Stevenson v. Pierce et al

Filing 12

MEMORANDUM OPINION. Signed by Judge Richard G. Andrews on 4/19/2017. (ceg)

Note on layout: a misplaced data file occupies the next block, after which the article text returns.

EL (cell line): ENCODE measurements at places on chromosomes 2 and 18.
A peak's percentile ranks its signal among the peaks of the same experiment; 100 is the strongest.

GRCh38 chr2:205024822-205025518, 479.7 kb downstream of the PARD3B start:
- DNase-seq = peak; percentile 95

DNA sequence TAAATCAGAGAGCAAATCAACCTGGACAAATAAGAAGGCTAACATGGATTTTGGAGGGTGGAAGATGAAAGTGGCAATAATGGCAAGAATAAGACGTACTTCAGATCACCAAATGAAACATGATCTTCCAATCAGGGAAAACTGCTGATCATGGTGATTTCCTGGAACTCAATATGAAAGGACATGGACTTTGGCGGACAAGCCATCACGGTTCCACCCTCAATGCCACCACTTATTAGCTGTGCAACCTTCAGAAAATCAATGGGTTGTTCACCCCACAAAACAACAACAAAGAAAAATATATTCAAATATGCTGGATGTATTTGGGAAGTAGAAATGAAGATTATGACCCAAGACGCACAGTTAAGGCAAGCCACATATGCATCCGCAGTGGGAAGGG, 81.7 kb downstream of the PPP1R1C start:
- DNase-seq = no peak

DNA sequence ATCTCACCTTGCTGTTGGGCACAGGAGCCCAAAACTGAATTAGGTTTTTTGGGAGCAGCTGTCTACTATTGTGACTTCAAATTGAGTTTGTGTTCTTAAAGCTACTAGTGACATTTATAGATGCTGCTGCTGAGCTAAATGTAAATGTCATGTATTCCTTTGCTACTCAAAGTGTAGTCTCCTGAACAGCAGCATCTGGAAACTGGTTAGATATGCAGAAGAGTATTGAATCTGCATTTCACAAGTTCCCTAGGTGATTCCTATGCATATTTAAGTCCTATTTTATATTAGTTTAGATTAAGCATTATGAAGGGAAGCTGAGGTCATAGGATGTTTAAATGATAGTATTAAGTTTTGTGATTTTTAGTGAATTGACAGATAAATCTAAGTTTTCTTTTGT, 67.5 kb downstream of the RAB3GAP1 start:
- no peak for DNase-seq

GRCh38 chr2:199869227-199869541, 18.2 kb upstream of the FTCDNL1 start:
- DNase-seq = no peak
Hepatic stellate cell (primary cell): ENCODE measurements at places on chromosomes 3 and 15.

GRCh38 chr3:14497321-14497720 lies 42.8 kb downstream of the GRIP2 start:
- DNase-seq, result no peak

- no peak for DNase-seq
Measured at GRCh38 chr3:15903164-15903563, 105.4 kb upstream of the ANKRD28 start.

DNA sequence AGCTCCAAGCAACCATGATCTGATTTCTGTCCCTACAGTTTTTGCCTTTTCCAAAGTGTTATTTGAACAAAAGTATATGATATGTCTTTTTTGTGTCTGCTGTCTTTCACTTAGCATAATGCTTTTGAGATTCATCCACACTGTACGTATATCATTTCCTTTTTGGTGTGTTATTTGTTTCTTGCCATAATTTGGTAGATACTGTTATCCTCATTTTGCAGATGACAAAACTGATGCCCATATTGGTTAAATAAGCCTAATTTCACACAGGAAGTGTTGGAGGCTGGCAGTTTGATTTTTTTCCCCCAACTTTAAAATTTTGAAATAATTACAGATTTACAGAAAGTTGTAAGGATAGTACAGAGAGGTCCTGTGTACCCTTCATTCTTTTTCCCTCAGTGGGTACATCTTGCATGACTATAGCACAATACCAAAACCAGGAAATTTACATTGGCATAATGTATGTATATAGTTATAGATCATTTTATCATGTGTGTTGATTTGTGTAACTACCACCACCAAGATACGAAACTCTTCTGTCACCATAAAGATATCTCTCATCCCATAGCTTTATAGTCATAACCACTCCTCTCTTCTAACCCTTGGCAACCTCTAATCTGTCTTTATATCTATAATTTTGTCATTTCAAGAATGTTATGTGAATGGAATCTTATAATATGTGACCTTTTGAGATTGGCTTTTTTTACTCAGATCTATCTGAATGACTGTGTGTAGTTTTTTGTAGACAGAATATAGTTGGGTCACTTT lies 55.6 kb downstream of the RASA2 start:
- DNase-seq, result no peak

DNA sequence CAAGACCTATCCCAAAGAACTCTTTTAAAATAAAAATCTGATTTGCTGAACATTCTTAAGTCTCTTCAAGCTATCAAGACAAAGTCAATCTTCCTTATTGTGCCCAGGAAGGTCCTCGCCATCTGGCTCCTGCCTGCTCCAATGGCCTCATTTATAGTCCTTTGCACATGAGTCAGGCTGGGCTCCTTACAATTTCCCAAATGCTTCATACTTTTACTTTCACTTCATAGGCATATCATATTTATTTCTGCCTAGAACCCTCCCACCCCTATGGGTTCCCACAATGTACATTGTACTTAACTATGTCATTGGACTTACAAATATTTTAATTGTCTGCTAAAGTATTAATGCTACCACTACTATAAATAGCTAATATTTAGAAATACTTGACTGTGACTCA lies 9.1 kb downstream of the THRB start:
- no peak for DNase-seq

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IN THE UNITED STATES DISTRICT COURT FOR THE DISTRICT OF DELAWARE ANTHONY STEVENSON, Plaintiff, v. : Civ. No. 17-020-RGA DAVID PIERCE, et aI., Defendants. Anthony Stevenson, James T. Vaughn Correctional Center, Smyrna, Delaware, Pro Se Plaintiff. MEMORANDUM OPINION ~ April t , 2017 Wilmington, Delaware AND~~ Plaintiff Anthony Stevenson, an inmate at the James T. Vaughn Correctional Center in Smyrna, Delaware, filed this action pursuant to 42 U.S.C. § 1983 and the Americans with Disabilities Act, 42 U.S.C. § 12101, et seq. He appears pro se and has been granted leave to proceed in forma pauperis. (0.1. 5). The Court proceeds to review and screen the Complaint (0.1. 3) and its amendment (0.1. 10) pursuant to 28 U.S.C. § 1915(e)(2)(B) and § 1915A(a). BACKGROUND On October 12, 2015, Plaintiff asked his work supervisor for permission to leave so that he could go to the hospital to receive an insulin injection. His supervisor refused, and Plaintiff submitted a grievance. The grievance was denied. Plaintiff appealed. A December 18, 2015 decision on appeal determined to release Plaintiff from work during the scheduled time for administration of the medication. The decision was upheld by Bureau Chief Marc Richman. On December 22, 2015, Plaintiff was informed by a correctional officer that Defendant Warden David Pierce had called the building to take Plaintiff's work pass from him. Later, Plaintiff discovered that it was Defendant Major Jeffrey Carrothers who had called the building and given the orders to take Plaintiff's work pass and terminate Plaintiff from his job in the garment shop "because he was unwilling to authorize [Plaintiff's] leaving the shop to receive [his] insulin shot and for not having a G.E.D." (0.1. 3 at p.5). Plaintiff submitted a grievance on December 27, 2015, complaining of Carrothers' actions. It was returned as unprocessed, advising Plaintiff that he could be hired or fired with no reasons given. Plaintiff submitted two additional grievances and was told the same thing. A third party who inquired on Plaintiffs behalf was told that Plaintiff was terminated from a position in the kitchen after finding contraband from the kitchen in Plaintiffs cell and that the incident complicated reinstating Plaintiff to his position in the garment shop. Plaintiff states that he was found guilty in the contraband matter, appealed, and the finding of guilt was "overturned/reversed with no further actions taken." Plaintiff alleges that he was the victim of willful and intentional disability discrimination on the part of Carrothers, Delaware Correctional Industries, Mark Pariseau, Edward Bowers, and the Delaware Department of Correction. SCREENING OF COMPLAINT A federal court may properly dismiss an action sua sponte under the screening provisions of 28 U.S.C. § 1915(e)(2)(B) and § 1915A(b) if "the action is frivolous or malicious, fails to state a claim upon which relief may be granted, or seeks monetary relief from a defendant who is immune from such relief." Ball v. Famiglio, 726 F.3d 448, 452 (3d Cir. 2013); see also 28 U.S.C. § 1915(e)(2) (in forma pauperis actions); 28 U.S.C. § 1915A (actions in which prisoner seeks redress from a governmental defendant); 42 U.S.C. § 1997e (prisoner actions brought with respect to prison conditions). The Court must accept all factual allegations in a complaint as true and take them in the light most favorable to a pro se plaintiff. Phillips v. County of Allegheny, 515 F.3d 224, 229 (3d Cir. 2008); Erickson v. Pardus, 551 U.S. 89, 93 (2007). Because Plaintiff proceeds pro se, his pleading is liberally construed and his complaint, "however inartfully pleaded, must be held to less stringent standards than formal pleadings drafted by lawyers." Erickson v. Pardus, 551 U.S. at 94 (citations omitted). 2 An action is frivolous if it "lacks an arguable basis either in law or in fact." Neitzke v. Williams, 490 U.S. 319, 325 (1989). Under 28 U.S.C. § 1915(e)(2)(8)(I) and § 1915A(b)(1), a court may dismiss a complaint as frivolous if it is "based on an indisputably meritless legal theory" or a "clearly baseless" or "fantastic or delusional" factual scenario. Neitzke, 490 U.S. at 327-28; Wilson v. Rackmill, 878 F.2d 772, 774 (3d Cir. 1989). The legal standard for dismissing a complaint for failure to state a claim pursuant to § 1915(e)(2)(8)(ii) and § 1915A(b)(1) is identical to the legal standard used when ruling on Rule 12(b)(6) motions. Tourscherv. McCullough, 184 F.3d 236, 240 (3d Cir. 1999) (applying Fed. R. Civ. P. 12(b)(6) standard to dismissal for failure to state a claim under § 1915(e)(2)(8)). However, before dismissing a complaint or claims for failure to state a claim upon which relief may be granted pursuant to the screening provisions of 28 U.S.C. §§ 1915 and 1915A, the Court must grant Plaintiff leave to amend his complaint unless amendment would be inequitable or futile. See Grayson v. Mayview State Hosp., 293 F.3d 103, 114 (3d Cir. 2002). Under Rule 12(b)(6), a motion to dismiss may be granted only if, accepting the well-pleaded allegations in the complaint as true and viewing them in the light most favorable to the plaintiff, a court concludes that those allegations "could not raise a claim of entitlement to relief." Bell Atl. Corp. v. Twombly, 550 U.S. 544, 558 (2007). "Though 'detailed factual allegations' are not required, a complaint must do more than simply provide 'labels and conclusions' or 'a formulaic recitation of the elements of a cause of action.'" Davis v. Abington Mem'l Hosp., 765 F.3d 236, 241 (3d Cir. 2014) (quoting Twombly, 550 U.S. at 555). In addition, a plaintiff must plead facts sufficient to 3 show that a claim has substantive plausibility. See Johnson v. City of Shelby, _U.S._, 135 S.Ct. 346, 347 (2014). A complaint may not dismissed, however, for imperfect statements of the legal theory supporting the claim asserted. See id. at 346. When reviewing the sufficiency of a complaint, a court should follow a three-step process: (1) consider the elements necessary to state a claim; (2) identify allegations that are merely conclusions and therefore are not well-pleaded factual allegations; and (3) accept any well-pleaded factual allegations as true and determine whether they plausibly state a claim. See Connelly v. Lane Constr. Corp., 809 F.3d 780, 787 (3d Cir. 2016); Williams V. BASF Catalysts LLC, 765 F.3d 306, 315 (3d Cir. 2014). Deciding whether a claim is plausible will be a "context-specific task that requires the reviewing court to draw on its judicial experience and common sense." Ashcroft V. Iqbal, 556 U.S. 662, 679 (2009). DISCUSSION 42 U.S.C. § 1983. When bringing a § 1983 claim, a plaintiff must allege that some person has deprived him of a federal right, and that the person who caused the deprivation acted under color of state law. West V. Atkins, 487 U.S. 42, 48 (1988). The Complaint contains no allegations against Scarborough, Pariseau, and Bowers. "A[n individual government] defendant in a civil rights action must have personal involvement in the alleged wrongdoing; liability cannot be predicated solely on the operation of respondeat superior. Personal involvement can be shown through allegations of personal direction or of actual knowledge and acquiescence." Rode 845 F.2d 1195, 1207 (3d Cir. 1988). 4 V. Dellarciprete, In addition, it appears that Pierce has been named as a defendant based upon his supervisory position. While he is mentioned, the allegations against him do not rise to the level of a constitutional violation. See Evancho v. Fisher, 423 F.3d 347, 353 (3d Cir. 2005) (individual government defendant in a civil rights action must have personal involvement in the alleged wrongdoing; liability cannot be predicated solely on the operation of respondeat superior.). Accordingly, Pierce, Scarborough, Pariseau, and 80wers will be dismissed as defendants as the claim against them are legally frivolous pursuant to 28 U.S.C. § 1915(e)(2)(8)(i) and § 1915A(b)(1). Plaintiff will be allowed to proceed with his § 1983 retaliation claim against Carrothers. Americans with Disabilities Act. Plaintiff attempts to raise an ADA claim against Carrothers as well as the DOC and Delaware Correctional Industries. Title \I of the ADA provides that "no qualified individual with a disability shall, by reason of such disability, be excluded from participation in or be denied the benefits of the services, programs, or activities of a public entity, or be subjected to discrimination by any such entity." 42 U.S.C. § 12132(1). In order to establish a violation under Title II, a plaintiff must demonstrate: (1) that he is a qualified individual; (2) with a disability; and (3) that he was denied the opportunity to participate in or benefit from the services, programs, or activities of a public entity, or was otherwise subject to discrimination by that entity; (4) by reason of his disability. Bowers v. National Collegiate Athletic Ass'n, 475 F.3d 524, 553 n.32 (3d Cir. 2007). Individual defendants are not public entities within the meaning of Title II of the ADA and therefore, are not subject to suit. See Emerson v. Thiel Coli., 296 F.3d 184, 189 (3d Cir. 2002) (individuals are not subject to liability under "Titles I or II of the 5 ADA, which prohibit discrimination by employers and public entities respectively."). Therefore, the Court will dismiss the ADA claim against Carrothers as legally frivolous pursuant to 28 U.S.C. § 1915(e)(2)(B)(i) and § 1915A(b)(1). Plaintiff will be allowed to proceed with his Title II ADA claim against the DOC and Delaware Correctional Industries. Request for Counsel. Plaintiff requests counsel on the grounds that he does not have the ability to present his case, he is unskilled in the law, the issues are complex, the case may turn on credibility determinations, expert witnesses will be necessary, he cannot afford and obtain counsel on his own behalf, counsel would serve the best interest of justice, and he has limited education. (D.1. 8). A pro se litigant proceeding in forma pauperis has no constitutional or statutory right to representation by counsel. 1 See Brightwell v. Lehman, 637 F.3d 187, 192 (3d Cir. 2011); Tabron v. Grace, 6 F.3d 147, 153 (3d Cir. 1993). However, representation by counsel may be appropriate under certain circumstances, after a finding that a plaintiff's claim has arguable merit in fact and law. Tabron, 6 F.3d at 155. After passing this threshold inquiry, the court should consider a number of factors when assessing a request for counsel, including: (1) the plaintiff's ability to present his or her own case; (2) the difficulty of the particular legal issues; (3) the degree to which factual investigation will be necessary and the ability of the plaintiff to pursue investigation; (4) the plaintiff's capacity to retain counsel on his own behalf; (5) the extent to which a case is likely to turn on credibility determinations; and 1See Mallard v. United States Dist. Court for the S. Dist. of Iowa, 490 U.S. 296 (1989) (§ 1915(d) (now § 1915(e)(1» does not authorize a federal court to require an unwilling attorney to represent an indigent civil litigant, the operative word in the statute being "request.". 6 (6) whether the case will require testimony from expert witnesses. Id. at 155-57; accord Montgomery v. Pinchak, 294 F.3d 492, 499 (3d Cir. 2002). Assuming, solely for the purpose of deciding this motion, that Plaintiff's claims have merit in fact and law, several of the Tabron factors militate against granting his request for counsel. To date, Plaintiff's filings indicate that he possesses the ability to adequately pursue his claims. In addition, Defendants have not yet been served with process. Upon consideration of the record, the Court is not persuaded that representation by an attorney is warranted at this time. The Court can address the issue at a later date should counsel become necessary. Therefore, the motion will be denied. CONCLUSION For the above reasons, the Court will: (1) deny the request for counsel without prejudice to renew (0.1. 8); (2) dismiss all claims against David Pierce, James Scarborough, Mark Pariseau, and Edward 80wers as legally frivolous pursuant to 28 U.S.C. §§ 1915(e)(2}(8)(i) and 1915A(b)(1); (3) dismiss the ADA claim against Jeffrey Carrothers as legally frivolous pursuant to 28 U.S.C. §§ 1915(e)(2)(8)(i) and 1915A(b)(1); and (4) allow Plaintiff to proceed with the 42 U.S.C. § 1983 retaliation claim against Jeffrey Carrothers and the Title II ADA claim against the Delaware Department of Correction and Delaware Correctional Industries. An appropriate order will be entered. 7